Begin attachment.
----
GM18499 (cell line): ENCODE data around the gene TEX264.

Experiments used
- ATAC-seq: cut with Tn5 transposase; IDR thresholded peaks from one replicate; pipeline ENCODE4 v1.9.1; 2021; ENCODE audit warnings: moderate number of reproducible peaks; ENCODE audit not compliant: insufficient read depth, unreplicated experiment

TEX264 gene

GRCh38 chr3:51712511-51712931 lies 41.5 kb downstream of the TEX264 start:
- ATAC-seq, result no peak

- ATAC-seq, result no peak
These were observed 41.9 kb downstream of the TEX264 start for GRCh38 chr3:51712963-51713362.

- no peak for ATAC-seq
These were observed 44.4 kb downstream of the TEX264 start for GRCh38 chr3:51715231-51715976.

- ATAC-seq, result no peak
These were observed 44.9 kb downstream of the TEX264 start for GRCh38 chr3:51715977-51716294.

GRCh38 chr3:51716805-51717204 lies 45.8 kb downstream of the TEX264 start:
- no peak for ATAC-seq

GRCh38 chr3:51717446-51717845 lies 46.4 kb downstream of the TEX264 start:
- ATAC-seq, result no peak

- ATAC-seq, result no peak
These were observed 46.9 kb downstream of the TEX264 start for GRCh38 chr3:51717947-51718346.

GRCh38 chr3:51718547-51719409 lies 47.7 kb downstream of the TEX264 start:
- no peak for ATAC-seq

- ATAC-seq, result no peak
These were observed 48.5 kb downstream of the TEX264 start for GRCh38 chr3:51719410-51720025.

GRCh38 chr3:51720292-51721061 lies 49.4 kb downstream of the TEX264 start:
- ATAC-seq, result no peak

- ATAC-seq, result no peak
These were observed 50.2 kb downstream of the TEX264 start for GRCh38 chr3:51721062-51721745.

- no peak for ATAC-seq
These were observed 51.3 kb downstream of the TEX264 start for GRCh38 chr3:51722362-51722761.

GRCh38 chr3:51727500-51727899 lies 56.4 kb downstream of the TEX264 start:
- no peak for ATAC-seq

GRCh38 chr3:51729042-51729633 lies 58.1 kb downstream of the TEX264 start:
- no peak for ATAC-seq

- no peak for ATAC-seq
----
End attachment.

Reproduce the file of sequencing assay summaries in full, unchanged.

GM18499 (cell line): ENCODE data around the gene TEX264.

Experiments used
- ATAC-seq: cut with Tn5 transposase; IDR thresholded peaks from one replicate; pipeline ENCODE4 v1.9.1; 2021; ENCODE audit warnings: moderate number of reproducible peaks; ENCODE audit not compliant: insufficient read depth, unreplicated experiment

TEX264 gene

GRCh38 chr3:51712511-51712931 lies 41.5 kb downstream of the TEX264 start:
- ATAC-seq, result no peak

- ATAC-seq, result no peak
These were observed 41.9 kb downstream of the TEX264 start for GRCh38 chr3:51712963-51713362.

- no peak for ATAC-seq
These were observed 44.4 kb downstream of the TEX264 start for GRCh38 chr3:51715231-51715976.

- ATAC-seq, result no peak
These were observed 44.9 kb downstream of the TEX264 start for GRCh38 chr3:51715977-51716294.

GRCh38 chr3:51716805-51717204 lies 45.8 kb downstream of the TEX264 start:
- no peak for ATAC-seq

GRCh38 chr3:51717446-51717845 lies 46.4 kb downstream of the TEX264 start:
- ATAC-seq, result no peak

- ATAC-seq, result no peak
These were observed 46.9 kb downstream of the TEX264 start for GRCh38 chr3:51717947-51718346.

GRCh38 chr3:51718547-51719409 lies 47.7 kb downstream of the TEX264 start:
- no peak for ATAC-seq

- ATAC-seq, result no peak
These were observed 48.5 kb downstream of the TEX264 start for GRCh38 chr3:51719410-51720025.

GRCh38 chr3:51720292-51721061 lies 49.4 kb downstream of the TEX264 start:
- ATAC-seq, result no peak

- ATAC-seq, result no peak
These were observed 50.2 kb downstream of the TEX264 start for GRCh38 chr3:51721062-51721745.

- no peak for ATAC-seq
These were observed 51.3 kb downstream of the TEX264 start for GRCh38 chr3:51722362-51722761.

GRCh38 chr3:51727500-51727899 lies 56.4 kb downstream of the TEX264 start:
- no peak for ATAC-seq

GRCh38 chr3:51729042-51729633 lies 58.1 kb downstream of the TEX264 start:
- no peak for ATAC-seq

- no peak for ATAC-seq